Brandt’s Cormorant Doesn’t Survive Attempt to Swallow Barred Surfperch

Have you ever taken too big a bite? This Brandt’s cormorant did, presumably, and paid the ultimate price. A group of my friends, and my sis too, decided to spend New Year’s morning with their dogs on off-leash Carmel Beach, California. There, they made this curious discovery in the drift line. The slim neck of…

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A Redtail Surfperch Photo Shoot

Back in mid October I spent part of a day trying to get some new shots of one of my favorite surf zone fishes, the redtail surfperch, Amphistichus rhodoterus. I didn’t get a lot of redtail participation, and as I explain below, I didn’t spend much time with those that did. My photo shoot wasn’t a…

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Surfperch Clades Partition by Habitat, Suggesting Adaptive Radiation

Gary Longo and Giacomo Bernardi just published a paper on the evolutionary history of surfperch (embiotocidae) in Molecular Phylogenetics and Evolution. They used RAD sequence data to describe the embiotocid radiation in the temperate North Pacific, and among the findings are (1) clades partition by habitat, suggesting adaptive radiation, and (2) the rise of kelp…

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Using surfperches to help understand the genomic basis of divergence and local adaptation

Gary Longo is a graduate student in Ecology and Evolutionary Biology, in the Bernardi lab, at UC Santa Cruz. Gary introduces his work on the Embiotocidae in the guest post below. I became interested in the molecular evolution of fishes while taking an undergraduate Ichthyology course. I was majoring in both marine biology and molecular…

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Close Quarters: Redtail and Silver Surfperch Share the Surf

Redtail surfperch, Amphistichus rhodoterus, and silver surfperch, Hyperprosopon ellipticum, can be found year round on almost any exposed sandy beach between from the Long Beach Penninnsula, Washington to Point Reyes, California USA.   In the surf-swept intertidal of this region, they are the most common members of the Amphistichinae, a six-species clade of surfperches in the…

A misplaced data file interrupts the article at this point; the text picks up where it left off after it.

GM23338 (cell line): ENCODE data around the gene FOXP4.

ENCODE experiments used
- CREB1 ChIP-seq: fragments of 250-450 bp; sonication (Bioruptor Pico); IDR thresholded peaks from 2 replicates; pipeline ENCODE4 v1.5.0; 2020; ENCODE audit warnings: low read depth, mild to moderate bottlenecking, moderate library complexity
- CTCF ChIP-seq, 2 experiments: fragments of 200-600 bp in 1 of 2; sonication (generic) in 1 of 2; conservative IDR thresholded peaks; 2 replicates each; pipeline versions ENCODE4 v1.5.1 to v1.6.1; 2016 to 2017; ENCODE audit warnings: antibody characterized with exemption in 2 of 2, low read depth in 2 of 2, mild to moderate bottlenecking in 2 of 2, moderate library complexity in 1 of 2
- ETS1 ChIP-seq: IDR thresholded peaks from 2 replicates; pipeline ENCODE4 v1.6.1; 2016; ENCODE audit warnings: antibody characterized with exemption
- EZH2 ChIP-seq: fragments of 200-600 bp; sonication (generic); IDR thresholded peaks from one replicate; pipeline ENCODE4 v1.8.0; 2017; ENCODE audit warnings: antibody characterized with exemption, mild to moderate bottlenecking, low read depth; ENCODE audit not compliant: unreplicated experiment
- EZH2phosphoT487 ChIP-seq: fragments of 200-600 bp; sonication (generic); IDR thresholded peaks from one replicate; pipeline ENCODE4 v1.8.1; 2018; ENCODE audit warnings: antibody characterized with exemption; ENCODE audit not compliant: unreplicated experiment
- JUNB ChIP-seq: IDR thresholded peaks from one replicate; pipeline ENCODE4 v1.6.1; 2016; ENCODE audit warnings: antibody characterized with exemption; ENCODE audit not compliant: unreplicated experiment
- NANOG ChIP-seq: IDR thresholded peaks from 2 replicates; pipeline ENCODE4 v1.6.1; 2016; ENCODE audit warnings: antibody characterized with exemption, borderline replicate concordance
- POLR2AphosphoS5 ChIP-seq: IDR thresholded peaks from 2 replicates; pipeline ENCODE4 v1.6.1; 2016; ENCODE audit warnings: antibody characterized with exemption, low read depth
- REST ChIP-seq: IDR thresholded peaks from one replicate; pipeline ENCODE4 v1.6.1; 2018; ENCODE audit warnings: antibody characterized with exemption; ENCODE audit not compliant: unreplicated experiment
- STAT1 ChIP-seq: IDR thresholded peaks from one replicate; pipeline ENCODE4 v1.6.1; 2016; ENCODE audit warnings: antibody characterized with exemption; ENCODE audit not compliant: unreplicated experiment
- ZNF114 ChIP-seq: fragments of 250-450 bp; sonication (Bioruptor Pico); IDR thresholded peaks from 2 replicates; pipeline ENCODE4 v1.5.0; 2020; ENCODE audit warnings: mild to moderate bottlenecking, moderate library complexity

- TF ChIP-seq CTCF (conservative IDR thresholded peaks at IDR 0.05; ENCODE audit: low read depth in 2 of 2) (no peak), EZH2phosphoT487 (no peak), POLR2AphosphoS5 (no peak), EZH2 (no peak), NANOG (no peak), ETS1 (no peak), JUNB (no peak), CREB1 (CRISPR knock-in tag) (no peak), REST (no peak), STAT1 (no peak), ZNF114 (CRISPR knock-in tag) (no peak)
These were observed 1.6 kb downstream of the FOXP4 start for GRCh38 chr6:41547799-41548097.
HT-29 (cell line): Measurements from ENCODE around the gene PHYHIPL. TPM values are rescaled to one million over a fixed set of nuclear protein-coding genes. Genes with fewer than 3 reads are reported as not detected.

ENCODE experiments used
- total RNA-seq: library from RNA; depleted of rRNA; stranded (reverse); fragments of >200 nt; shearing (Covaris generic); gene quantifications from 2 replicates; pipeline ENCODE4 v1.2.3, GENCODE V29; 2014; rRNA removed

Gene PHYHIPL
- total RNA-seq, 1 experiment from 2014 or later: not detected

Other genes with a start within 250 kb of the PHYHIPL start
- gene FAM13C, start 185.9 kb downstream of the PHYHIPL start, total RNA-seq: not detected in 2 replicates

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Surfperches Share Sandy Shores

Below are images of sandy beaches more or less occupied by the surfperches, Amphistichus rhodoterus and Hyperproson ellipticum, year around.  All of the photos were taken at low tide and the views are to the north.  Do you notice any differences?  Do you think a surfperch could? Here on theoutershores, we’re always thinking about how…

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Sampling Surfperch on the Incoming Tide

I’m always getting asked how several species of closely related small silvery surfperch can share sandy beaches without tripping over each other.  How do they partition the surf zone?  Do they eat different prey, avoid each other?  Maybe they find other ways to coexist.  Our fascination with coexistence is well-founded; it explains why there are…

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They Don’t Call ’em Surfperch for Nothing

On November 23 I posted this image on the TOS Facebook Page with the words, “Chilly morning on theoutershores.  Will the fish bite on these?”  I had an interest in catching a few surfperch, but it wasn’t meant to be.  Why did that happen?  Why no fish?  I might be able to offer an explanation.  My explanation…

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Below the Surface with the Walleye Surfperch

Most of the time, my only contact with walleye surfperch is on the business end of a fishing line.  Almost everything I know of them has come from books and scientific literature, or hands-on encounters. In fact, my first-ever TOS post, Explore the Surf Zone, featured the image above.  Since then, I’ve written more about…

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Composition of the Catch

The image below is a screen cap of the cover page of what is probably my favorite surfperch paper.  I’ve learned a ton about surfperch natural history from the material Darrell Pruden put together for this report.  Darrell’s retired now and I hope he knows how important this work is to all of us surfperch…

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